How paying off your credit card influences your credit score
There seems to be a lot of confusion regarding credit bureaus and how they determine our credit scores. For many years the industry was shrouded in secrecy and the man in the street had little no access to their own vital credit information. Fortunately, they are now a lot more transparent and the process is becoming a lot easier for the average Joe to understand. It has also been regulated for some time now that the various bureaus have to give you access to at least one free credit report per year. This has gone a long way towards demystifying credit reports but many myths and untruths still prevail.
There are a few bureaus registered in South Africa but the two main ones are:
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Credit cards are useful if used carefully. When not used wisely, they can be recipe for disaster. One of the prevailing myths is that having an outstanding balance on your card every month will help your credit score. This is simply not true. While the credit bureau needs to see a payment history in order to calculate your score, leaving a balance on your credit card will do nothing to improve this. Pay what is due on time, every time and do not have too much debt relative to your income. That is the basic foundation for a good credit score. The less credit you use of the credit available to you, known as the utilisation rate, the better your score. Another important factor is the length of the payment history. Therefore credit card that has been well paid for a long time will look really good and help your profile with the bureau.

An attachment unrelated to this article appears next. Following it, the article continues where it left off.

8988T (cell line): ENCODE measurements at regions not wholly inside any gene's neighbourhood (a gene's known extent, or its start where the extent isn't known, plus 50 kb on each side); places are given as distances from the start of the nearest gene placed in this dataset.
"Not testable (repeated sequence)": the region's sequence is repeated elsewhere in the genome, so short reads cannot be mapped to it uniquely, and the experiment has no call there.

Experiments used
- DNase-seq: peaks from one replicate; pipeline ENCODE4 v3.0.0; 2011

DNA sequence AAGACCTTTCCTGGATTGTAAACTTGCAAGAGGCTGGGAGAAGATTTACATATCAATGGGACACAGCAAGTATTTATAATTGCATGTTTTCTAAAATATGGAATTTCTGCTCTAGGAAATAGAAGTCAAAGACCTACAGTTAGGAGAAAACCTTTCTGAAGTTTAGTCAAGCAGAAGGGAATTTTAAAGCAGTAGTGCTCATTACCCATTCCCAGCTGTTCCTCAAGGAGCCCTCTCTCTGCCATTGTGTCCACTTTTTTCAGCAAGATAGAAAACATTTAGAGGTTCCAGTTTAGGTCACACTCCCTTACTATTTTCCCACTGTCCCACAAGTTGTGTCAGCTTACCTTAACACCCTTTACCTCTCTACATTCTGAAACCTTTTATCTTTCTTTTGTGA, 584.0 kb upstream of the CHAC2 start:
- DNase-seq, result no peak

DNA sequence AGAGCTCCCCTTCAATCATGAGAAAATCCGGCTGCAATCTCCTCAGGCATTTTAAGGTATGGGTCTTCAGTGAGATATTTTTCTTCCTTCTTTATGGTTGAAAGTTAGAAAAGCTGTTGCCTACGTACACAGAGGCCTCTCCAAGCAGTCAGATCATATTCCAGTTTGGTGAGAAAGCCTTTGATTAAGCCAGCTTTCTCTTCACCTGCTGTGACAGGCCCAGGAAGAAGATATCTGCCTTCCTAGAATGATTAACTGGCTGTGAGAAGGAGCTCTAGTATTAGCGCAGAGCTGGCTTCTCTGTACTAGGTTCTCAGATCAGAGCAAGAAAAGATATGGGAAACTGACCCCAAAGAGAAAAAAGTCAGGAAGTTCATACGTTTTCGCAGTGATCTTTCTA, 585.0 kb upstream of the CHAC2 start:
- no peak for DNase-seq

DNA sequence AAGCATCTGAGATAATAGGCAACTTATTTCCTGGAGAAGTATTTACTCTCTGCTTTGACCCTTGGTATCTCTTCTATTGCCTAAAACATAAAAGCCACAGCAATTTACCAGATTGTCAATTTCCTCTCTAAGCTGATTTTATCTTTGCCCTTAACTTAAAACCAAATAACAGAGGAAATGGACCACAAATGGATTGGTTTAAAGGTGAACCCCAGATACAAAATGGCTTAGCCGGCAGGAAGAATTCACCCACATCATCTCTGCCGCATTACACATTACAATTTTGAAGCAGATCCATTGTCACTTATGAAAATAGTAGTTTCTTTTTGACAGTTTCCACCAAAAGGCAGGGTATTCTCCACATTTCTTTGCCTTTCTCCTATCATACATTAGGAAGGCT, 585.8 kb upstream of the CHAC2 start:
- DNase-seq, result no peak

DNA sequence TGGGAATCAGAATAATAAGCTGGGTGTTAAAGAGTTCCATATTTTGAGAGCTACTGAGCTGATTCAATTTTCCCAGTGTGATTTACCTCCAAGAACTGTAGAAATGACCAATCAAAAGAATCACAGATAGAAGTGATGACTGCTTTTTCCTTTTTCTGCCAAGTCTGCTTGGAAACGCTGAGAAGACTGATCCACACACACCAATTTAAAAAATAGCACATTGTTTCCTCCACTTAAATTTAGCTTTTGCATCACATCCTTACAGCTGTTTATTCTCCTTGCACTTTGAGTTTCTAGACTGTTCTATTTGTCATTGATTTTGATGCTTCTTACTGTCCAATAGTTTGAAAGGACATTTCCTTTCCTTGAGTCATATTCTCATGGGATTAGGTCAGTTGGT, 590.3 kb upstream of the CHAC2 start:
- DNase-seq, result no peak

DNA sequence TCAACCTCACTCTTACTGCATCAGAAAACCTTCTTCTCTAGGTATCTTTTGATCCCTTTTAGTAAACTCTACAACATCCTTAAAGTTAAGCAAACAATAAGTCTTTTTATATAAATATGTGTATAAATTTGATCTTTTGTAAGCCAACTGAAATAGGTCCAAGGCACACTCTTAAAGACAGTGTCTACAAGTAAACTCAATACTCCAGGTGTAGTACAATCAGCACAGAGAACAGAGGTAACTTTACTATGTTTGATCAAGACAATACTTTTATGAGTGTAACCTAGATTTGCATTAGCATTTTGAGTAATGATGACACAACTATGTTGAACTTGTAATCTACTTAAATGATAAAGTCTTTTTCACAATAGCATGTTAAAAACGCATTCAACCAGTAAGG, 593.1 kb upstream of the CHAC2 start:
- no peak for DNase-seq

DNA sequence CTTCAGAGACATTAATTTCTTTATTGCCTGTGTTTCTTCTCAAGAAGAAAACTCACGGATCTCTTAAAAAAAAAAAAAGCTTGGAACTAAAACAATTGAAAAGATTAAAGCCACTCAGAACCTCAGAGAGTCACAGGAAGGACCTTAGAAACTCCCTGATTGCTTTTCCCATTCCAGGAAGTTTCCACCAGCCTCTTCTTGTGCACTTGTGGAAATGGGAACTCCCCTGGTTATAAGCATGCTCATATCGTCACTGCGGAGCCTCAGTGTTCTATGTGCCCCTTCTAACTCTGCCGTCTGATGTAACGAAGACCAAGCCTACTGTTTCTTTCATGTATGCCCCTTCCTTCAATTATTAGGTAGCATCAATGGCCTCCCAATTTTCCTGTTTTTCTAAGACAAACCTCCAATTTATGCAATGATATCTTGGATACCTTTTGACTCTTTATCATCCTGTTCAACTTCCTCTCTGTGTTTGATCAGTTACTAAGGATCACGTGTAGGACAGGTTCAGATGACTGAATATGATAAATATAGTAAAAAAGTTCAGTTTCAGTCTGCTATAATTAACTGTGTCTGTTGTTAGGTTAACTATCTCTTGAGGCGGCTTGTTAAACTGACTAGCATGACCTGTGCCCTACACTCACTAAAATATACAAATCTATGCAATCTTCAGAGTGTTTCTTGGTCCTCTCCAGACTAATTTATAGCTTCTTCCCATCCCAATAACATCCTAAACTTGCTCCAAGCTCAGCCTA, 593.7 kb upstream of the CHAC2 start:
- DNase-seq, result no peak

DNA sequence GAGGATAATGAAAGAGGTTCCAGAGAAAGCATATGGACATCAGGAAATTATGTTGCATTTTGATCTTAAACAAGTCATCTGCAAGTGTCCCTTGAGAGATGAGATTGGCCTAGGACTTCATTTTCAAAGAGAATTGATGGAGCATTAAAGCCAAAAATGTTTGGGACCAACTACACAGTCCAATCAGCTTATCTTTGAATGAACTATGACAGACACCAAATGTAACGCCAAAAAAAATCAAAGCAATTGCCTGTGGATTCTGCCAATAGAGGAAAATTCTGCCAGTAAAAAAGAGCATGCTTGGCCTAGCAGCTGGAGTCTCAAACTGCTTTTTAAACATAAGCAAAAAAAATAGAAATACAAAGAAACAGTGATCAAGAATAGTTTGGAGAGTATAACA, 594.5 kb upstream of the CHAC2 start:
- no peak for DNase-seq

By spending on your credit card, you save on bank charges as the merchant pays for these. You will also often receive points on the various loyalty or rewards programmes offered by most credit card companies. These can add up nicely and be quite lucrative.
By paying the full outstanding balance when it is due, you will not incur any interest charges and your only costs will be the annual card fees. These regular payments will look good on your credit profile and help to improve your score. If you are not able to pay the full balance, try to keep the outstanding balance at around 30% of your available credit for the best reflection on your credit profile. As previously stated, the most important thing is to pay what is due and to pay it on time.
Two other important points to note is not to take on new credit cards in an attempt to increase the available credit thinking this will improve your score and do not simply close paid-up cards to improve your immediate score. These strategies will not help your credit profile.
By all means, use your credit card but use it responsibly and pay it responsibly and you will not have any negative issues with your credit score.
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